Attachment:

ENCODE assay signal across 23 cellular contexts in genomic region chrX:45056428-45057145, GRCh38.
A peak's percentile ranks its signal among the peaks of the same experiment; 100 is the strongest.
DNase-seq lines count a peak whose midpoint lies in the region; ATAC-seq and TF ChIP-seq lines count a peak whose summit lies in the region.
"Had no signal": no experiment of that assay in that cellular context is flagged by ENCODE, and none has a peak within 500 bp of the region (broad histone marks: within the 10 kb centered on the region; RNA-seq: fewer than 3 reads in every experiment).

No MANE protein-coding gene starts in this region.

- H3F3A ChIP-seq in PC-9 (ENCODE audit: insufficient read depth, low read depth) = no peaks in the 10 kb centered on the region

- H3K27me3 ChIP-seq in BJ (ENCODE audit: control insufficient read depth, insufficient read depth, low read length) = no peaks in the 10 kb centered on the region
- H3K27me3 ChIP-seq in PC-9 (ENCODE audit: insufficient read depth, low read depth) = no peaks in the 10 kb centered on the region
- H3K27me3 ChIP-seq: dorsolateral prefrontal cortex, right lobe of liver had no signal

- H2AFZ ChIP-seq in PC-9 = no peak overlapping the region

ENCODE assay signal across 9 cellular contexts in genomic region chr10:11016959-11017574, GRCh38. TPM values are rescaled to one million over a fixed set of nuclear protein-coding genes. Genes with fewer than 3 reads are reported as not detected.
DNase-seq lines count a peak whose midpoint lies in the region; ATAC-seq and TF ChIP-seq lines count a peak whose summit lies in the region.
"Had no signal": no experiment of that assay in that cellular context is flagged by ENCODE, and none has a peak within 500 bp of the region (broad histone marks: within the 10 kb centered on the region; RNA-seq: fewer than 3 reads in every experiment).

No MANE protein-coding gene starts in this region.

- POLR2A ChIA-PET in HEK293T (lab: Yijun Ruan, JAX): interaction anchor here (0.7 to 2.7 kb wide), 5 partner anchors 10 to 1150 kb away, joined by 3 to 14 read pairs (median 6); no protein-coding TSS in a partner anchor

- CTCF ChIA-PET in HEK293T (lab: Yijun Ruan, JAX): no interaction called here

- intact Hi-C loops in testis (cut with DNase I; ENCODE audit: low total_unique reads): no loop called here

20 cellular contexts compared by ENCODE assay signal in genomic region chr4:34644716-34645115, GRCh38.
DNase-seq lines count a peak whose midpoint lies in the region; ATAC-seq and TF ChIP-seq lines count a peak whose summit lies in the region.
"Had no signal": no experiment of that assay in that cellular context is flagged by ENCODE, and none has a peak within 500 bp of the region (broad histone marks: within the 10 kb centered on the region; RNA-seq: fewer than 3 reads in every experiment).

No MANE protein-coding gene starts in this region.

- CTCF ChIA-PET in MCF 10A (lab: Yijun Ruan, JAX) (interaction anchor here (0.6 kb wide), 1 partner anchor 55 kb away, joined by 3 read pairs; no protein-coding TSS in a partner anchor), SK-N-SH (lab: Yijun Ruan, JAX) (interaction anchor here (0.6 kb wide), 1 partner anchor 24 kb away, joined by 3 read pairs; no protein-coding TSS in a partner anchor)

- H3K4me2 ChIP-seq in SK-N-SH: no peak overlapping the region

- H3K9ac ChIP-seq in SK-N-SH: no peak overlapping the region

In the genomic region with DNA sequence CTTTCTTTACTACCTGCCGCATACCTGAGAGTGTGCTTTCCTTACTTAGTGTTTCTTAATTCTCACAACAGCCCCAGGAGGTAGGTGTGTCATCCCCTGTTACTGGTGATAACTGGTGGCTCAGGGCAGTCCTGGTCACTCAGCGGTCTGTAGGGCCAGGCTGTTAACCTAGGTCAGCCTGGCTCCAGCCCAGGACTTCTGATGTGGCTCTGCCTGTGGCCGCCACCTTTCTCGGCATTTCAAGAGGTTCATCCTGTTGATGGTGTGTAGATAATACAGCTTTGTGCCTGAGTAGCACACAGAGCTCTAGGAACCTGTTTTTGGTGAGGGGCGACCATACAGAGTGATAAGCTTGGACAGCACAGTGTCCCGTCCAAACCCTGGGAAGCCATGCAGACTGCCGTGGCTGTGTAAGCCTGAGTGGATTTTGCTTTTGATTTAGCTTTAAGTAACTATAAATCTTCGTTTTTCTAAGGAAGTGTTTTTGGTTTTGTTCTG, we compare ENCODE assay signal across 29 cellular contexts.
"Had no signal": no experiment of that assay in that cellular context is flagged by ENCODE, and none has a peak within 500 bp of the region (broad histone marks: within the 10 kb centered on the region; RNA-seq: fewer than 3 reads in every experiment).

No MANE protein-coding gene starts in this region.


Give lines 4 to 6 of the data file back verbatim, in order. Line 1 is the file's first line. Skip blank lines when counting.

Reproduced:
"Had no signal": no experiment of that assay in that cellular context is flagged by ENCODE, and none has a peak within 500 bp of the region (broad histone marks: within the 10 kb centered on the region; RNA-seq: fewer than 3 reads in every experiment).

No MANE protein-coding gene starts in this region.

- H3F3A ChIP-seq in PC-9 (ENCODE audit: insufficient read depth, low read depth) = no peaks in the 10 kb centered on the region